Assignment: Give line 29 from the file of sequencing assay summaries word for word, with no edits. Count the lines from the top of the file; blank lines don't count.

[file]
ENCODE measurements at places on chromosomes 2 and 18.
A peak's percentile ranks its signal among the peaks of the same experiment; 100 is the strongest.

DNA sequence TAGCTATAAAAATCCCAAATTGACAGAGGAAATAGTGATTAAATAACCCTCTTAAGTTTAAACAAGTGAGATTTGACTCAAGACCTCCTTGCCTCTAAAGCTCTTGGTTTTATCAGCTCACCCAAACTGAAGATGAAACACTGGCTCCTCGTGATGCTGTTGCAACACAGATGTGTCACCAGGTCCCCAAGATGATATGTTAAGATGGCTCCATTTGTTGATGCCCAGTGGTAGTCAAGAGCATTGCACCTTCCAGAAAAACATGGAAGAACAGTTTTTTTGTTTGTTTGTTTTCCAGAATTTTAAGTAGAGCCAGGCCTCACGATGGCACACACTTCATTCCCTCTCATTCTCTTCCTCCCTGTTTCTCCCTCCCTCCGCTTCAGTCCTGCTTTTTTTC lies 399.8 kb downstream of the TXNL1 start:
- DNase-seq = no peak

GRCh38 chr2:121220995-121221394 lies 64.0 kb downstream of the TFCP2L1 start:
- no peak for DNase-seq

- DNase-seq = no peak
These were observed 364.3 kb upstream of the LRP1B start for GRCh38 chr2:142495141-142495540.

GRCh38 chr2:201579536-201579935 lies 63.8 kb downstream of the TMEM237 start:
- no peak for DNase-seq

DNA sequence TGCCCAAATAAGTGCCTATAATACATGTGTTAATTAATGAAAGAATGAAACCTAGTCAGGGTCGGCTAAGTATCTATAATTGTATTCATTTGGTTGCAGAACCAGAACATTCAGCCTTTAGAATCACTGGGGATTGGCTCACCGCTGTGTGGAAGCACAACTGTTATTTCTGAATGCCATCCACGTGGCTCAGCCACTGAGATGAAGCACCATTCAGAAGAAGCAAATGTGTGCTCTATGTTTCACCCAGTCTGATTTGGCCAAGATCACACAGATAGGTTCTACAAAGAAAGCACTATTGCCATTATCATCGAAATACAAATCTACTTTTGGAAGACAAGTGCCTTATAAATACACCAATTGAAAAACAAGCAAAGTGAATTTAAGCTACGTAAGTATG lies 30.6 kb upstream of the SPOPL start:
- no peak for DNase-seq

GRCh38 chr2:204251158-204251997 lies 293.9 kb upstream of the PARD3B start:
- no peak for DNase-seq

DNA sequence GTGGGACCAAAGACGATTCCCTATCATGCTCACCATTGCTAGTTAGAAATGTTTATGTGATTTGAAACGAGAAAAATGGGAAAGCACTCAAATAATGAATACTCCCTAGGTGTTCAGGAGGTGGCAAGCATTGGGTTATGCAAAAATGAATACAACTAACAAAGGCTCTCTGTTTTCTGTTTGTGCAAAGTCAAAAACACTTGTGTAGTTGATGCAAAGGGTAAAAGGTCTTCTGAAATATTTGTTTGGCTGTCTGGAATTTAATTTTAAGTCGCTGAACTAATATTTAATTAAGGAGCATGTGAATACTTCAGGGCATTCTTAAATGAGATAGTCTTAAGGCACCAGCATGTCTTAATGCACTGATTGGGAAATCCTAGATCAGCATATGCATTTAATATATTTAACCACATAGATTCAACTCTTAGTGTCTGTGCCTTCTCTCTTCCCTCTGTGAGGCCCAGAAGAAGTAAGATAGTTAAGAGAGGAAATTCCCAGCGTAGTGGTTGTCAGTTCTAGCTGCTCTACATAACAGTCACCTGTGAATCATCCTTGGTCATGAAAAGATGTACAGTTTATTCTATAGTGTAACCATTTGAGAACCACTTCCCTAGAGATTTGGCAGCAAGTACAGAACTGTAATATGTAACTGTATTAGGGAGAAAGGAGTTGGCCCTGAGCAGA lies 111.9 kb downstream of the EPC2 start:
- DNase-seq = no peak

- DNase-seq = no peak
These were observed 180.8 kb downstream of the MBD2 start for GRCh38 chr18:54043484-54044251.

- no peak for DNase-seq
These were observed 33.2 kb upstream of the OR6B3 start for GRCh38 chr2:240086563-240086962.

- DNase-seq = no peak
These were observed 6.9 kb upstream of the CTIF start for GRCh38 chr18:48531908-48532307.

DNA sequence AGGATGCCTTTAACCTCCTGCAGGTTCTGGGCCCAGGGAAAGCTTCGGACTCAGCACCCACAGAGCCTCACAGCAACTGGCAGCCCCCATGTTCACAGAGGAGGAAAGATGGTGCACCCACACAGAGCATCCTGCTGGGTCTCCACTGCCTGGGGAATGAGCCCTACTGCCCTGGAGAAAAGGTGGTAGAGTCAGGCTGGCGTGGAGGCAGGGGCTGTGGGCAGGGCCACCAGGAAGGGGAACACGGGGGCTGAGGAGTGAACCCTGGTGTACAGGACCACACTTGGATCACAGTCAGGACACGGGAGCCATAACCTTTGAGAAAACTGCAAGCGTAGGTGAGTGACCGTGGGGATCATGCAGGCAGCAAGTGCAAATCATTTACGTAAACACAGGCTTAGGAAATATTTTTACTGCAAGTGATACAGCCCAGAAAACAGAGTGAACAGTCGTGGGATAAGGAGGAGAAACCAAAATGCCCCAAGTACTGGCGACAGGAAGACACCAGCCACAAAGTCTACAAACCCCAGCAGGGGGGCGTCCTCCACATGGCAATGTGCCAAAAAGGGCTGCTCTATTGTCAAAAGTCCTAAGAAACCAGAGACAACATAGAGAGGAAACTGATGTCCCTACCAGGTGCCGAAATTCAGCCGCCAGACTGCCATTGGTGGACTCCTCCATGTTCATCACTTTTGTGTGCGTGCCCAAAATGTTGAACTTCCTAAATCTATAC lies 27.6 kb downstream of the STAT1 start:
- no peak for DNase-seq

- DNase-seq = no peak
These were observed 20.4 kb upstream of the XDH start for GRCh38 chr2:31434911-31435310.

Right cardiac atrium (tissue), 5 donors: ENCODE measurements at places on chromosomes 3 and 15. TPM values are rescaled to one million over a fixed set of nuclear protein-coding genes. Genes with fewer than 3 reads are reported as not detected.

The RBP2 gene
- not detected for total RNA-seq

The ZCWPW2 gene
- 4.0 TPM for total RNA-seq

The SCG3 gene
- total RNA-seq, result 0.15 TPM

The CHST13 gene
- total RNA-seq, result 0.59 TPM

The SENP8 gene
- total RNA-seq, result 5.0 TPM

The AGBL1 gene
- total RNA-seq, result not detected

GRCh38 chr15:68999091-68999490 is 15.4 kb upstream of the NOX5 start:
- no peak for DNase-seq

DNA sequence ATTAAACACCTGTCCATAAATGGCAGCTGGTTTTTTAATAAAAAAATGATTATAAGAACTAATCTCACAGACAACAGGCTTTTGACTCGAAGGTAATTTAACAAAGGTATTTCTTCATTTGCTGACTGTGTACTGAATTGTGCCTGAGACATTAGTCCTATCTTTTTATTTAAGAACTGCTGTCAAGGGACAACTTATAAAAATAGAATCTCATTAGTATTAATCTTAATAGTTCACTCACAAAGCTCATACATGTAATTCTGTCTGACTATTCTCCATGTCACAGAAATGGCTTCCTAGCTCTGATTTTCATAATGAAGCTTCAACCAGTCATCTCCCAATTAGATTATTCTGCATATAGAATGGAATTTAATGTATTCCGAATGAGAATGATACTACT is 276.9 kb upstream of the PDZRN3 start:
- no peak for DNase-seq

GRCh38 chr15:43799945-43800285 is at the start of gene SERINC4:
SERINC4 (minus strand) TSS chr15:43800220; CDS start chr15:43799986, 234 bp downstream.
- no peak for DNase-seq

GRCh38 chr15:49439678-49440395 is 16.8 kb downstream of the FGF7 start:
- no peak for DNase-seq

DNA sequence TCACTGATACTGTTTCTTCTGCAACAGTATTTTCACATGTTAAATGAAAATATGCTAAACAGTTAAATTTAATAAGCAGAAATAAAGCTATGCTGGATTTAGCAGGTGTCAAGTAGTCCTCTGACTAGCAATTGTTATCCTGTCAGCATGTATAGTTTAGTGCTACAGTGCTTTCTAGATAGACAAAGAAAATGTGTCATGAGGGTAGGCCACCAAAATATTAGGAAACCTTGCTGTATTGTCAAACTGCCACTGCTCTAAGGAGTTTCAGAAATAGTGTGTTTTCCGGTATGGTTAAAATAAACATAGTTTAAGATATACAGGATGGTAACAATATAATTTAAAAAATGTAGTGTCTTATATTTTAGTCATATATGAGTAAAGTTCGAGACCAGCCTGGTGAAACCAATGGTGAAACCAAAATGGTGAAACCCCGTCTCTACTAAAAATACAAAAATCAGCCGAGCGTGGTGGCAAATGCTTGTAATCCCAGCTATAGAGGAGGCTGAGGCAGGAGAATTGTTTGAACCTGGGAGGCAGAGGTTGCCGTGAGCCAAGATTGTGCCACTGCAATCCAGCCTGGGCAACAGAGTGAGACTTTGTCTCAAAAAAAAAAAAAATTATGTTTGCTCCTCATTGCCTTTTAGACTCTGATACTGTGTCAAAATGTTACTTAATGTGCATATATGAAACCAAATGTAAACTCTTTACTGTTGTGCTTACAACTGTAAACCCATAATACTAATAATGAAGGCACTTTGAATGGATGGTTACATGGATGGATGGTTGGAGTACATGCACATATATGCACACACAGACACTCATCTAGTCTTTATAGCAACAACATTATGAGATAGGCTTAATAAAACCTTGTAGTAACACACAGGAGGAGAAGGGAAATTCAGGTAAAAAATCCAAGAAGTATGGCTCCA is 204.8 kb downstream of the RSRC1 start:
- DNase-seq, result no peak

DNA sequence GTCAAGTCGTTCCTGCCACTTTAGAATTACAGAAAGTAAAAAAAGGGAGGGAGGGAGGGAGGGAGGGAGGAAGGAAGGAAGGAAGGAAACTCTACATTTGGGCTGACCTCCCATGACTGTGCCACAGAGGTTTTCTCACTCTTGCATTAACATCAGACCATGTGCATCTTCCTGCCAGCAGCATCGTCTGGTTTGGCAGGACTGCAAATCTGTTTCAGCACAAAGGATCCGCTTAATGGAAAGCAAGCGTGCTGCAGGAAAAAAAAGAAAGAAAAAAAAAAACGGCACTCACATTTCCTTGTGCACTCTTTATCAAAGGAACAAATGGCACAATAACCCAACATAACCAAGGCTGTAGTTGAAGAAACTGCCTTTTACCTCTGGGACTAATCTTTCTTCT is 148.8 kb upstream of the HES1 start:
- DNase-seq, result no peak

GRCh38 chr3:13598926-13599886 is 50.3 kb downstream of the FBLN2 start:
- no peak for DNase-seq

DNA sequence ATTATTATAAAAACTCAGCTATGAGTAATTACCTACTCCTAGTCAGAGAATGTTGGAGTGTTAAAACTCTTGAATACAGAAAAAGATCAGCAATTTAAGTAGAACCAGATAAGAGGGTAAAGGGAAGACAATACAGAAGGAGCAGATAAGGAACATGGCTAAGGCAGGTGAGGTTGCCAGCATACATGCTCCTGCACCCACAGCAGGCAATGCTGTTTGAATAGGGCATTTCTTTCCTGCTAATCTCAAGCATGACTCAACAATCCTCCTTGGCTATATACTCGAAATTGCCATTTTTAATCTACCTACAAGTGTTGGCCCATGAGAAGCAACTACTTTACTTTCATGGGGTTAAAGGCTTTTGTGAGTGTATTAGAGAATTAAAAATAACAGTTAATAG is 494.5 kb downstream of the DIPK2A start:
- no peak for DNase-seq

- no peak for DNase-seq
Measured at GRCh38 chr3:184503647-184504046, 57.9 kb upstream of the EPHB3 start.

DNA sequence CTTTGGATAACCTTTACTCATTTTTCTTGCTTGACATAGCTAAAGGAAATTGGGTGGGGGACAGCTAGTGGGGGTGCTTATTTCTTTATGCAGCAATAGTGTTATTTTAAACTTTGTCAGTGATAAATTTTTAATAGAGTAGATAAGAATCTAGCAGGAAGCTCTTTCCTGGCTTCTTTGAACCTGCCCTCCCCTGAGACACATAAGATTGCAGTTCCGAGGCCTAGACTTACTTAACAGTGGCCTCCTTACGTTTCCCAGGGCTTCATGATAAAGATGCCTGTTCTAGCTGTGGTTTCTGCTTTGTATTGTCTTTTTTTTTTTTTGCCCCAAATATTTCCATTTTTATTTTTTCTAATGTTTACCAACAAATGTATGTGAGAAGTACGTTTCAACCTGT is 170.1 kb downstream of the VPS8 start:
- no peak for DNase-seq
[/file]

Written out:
- not detected for total RNA-seq